Williamson County Schools (WCS) Superintendent Mike Looney gave an overview of the state of Williamson County schools at the monthly Williamson, Inc. (county chamber) meeting Tuesday.
Before a crowd that included every principal from WCS, Looney shared both the successes the past year has brought, and what the next four years will look like for the school system. The three big items on the “bucket list” for the school system: Academics, Athletics and Art.
2015 saw the highest ACT score recorded in district history; a record number of students passed AP exams; 3rd through 8th grade students saw an increase of 28% on TCAP and $135,900 was accepted in scholarship money.
Joking Looney said, “As the father of four it makes me happy when scholarship money is used locally as it helps the economy and additional revenue streams.” More WCS students are participating in post secondary education due to new dual enrollment courses, which allow high school students to get college credit and the Tennessee Promise Scholarship, in which students can receive two years of tuition-free attendance at a community or technical college in Tennessee.
Looney quipped, “If you haven’t heard, I’m going to be around a while.” The next four years, or length of his new $250,000 a year contract, Looney presented a plan of action for where he sees the district in 2019.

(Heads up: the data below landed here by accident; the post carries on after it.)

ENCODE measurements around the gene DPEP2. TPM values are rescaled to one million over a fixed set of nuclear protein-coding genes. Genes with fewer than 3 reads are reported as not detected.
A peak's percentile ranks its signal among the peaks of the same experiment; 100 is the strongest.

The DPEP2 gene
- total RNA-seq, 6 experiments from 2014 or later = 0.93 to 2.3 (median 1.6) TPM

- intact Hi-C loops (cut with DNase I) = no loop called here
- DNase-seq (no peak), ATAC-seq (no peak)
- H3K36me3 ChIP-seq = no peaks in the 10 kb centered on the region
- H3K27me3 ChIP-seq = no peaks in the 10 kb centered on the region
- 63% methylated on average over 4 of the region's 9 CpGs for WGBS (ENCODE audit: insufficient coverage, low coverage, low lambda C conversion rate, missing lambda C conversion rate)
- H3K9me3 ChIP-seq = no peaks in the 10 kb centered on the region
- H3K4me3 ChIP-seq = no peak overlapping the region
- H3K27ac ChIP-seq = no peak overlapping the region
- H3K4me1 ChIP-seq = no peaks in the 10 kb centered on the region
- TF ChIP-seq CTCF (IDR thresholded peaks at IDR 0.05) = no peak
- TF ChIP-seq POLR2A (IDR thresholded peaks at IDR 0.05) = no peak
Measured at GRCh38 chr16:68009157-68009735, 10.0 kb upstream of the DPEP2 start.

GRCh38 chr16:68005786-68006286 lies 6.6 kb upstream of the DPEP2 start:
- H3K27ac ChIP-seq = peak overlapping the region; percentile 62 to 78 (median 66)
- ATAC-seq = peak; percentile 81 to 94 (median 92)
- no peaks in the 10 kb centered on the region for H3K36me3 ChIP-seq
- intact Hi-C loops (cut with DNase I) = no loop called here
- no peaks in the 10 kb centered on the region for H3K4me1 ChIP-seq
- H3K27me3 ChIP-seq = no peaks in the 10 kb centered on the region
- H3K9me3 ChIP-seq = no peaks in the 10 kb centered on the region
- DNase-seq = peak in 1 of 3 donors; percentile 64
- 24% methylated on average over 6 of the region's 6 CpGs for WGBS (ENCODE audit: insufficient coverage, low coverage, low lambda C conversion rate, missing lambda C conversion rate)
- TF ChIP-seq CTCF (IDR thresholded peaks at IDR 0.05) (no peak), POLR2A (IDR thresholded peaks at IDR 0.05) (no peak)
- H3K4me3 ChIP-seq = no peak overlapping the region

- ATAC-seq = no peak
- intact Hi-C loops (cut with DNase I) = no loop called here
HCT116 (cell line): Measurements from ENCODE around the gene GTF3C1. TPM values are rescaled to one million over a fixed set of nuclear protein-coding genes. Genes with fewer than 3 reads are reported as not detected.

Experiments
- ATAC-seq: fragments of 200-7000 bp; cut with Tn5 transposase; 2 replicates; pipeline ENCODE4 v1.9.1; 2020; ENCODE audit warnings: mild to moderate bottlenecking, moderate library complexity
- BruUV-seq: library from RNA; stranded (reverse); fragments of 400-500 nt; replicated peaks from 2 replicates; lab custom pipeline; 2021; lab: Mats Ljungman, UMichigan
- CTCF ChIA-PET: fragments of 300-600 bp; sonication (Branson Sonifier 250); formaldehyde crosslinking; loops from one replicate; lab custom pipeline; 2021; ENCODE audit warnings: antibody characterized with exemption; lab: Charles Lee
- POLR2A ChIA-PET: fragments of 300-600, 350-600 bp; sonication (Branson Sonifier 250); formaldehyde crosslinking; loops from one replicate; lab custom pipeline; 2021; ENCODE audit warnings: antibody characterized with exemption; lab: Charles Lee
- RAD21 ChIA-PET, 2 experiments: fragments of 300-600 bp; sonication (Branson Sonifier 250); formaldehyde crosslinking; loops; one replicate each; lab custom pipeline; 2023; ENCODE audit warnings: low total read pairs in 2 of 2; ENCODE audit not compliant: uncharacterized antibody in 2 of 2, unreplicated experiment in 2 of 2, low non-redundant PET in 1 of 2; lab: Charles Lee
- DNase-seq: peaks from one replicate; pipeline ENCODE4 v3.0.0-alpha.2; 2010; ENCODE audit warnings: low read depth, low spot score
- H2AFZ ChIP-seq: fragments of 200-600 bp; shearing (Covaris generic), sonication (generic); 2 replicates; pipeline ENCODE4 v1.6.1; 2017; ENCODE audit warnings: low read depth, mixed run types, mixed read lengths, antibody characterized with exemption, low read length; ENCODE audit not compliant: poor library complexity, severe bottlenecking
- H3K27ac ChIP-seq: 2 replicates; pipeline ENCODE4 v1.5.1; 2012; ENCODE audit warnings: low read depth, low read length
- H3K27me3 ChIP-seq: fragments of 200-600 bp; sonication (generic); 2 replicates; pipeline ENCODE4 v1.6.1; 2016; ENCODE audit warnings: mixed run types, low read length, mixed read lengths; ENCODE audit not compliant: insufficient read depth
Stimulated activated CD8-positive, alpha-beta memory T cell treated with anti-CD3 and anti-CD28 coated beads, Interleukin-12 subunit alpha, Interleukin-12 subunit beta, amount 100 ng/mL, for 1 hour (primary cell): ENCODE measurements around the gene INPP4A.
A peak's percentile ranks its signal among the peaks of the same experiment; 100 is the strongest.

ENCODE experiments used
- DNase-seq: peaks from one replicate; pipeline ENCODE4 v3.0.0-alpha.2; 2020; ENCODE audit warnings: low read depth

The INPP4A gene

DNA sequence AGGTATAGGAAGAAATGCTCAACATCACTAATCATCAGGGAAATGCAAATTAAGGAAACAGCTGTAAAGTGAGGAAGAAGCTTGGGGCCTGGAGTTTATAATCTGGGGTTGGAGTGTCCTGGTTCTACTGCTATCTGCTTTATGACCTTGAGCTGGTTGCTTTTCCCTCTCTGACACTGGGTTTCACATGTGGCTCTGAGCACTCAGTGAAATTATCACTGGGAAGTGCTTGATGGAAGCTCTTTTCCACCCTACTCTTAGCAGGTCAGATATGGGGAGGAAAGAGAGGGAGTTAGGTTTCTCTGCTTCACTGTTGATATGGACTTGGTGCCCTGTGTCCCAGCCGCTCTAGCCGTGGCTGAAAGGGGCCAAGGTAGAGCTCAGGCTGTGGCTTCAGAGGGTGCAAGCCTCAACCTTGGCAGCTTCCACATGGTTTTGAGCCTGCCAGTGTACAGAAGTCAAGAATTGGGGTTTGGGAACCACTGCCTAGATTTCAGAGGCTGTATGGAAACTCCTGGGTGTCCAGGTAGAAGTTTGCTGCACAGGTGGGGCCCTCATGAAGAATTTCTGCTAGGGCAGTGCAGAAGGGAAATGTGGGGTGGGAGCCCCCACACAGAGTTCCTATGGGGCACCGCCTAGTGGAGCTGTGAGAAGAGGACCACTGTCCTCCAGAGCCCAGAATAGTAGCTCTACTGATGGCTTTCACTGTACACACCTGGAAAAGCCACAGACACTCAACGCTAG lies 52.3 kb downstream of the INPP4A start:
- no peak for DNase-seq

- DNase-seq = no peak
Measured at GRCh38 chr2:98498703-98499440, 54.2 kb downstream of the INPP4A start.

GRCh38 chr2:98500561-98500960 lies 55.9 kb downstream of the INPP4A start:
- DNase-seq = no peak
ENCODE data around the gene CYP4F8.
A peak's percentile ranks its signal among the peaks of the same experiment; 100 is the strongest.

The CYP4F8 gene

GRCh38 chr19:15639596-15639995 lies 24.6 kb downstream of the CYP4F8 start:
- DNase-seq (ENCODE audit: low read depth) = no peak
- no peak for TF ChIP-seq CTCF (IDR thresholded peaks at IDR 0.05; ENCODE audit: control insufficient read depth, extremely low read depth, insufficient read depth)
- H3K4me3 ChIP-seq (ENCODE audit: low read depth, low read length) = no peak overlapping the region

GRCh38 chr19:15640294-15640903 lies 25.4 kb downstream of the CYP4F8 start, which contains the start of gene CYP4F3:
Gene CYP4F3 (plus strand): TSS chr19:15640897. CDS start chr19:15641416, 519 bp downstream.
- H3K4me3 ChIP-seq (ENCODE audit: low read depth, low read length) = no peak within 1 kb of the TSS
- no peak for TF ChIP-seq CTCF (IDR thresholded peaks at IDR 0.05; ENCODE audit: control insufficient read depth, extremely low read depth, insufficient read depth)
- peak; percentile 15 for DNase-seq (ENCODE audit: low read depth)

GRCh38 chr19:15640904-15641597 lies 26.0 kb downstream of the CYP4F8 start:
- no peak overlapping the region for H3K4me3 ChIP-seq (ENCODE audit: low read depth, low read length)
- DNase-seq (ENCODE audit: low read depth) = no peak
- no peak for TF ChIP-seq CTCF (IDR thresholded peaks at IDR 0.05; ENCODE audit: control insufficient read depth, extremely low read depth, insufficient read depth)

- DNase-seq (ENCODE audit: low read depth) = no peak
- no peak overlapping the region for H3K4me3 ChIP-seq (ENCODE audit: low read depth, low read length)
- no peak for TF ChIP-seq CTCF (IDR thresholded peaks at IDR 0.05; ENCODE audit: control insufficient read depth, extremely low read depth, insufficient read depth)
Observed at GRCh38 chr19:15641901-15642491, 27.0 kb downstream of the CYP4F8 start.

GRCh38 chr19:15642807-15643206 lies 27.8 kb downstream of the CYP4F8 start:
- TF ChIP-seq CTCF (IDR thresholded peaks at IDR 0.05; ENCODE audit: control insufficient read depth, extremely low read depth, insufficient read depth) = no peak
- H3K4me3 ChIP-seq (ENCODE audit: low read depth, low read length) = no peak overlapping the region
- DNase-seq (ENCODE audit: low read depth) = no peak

Over the next four years Looney shared the student population in WCS will grow to over 40,000 students; four new schools in addition to the three new ones in Nolensville will be built; by 2019 the budget will be $350,000 (currently the budget is $290,000).
During a question and answer session with Matt Largen, President of Williamson, Inc., Looney was asked questions about hiring, bus driver shortages, affordable housing for teachers in Williamson County.
“For 30,000 the view is pretty perfect, this is not true for all families,” Looney said as he spoke openly about children in WCS who are homeless. His challenge is “how do we change the outcome for them?”
Looney recognizes something that would have been vastly different had he accepted the position with Nashville Metro Schools, saying that students in WCS, for the most part, “come to school ready, prepared, rested and fed.”
In all, the state of the schools address was overwhelmingly positive. With WCS schools now in session, Looney is spending 1/3 of his day with the students engaging and challenging them to be all that they can be.
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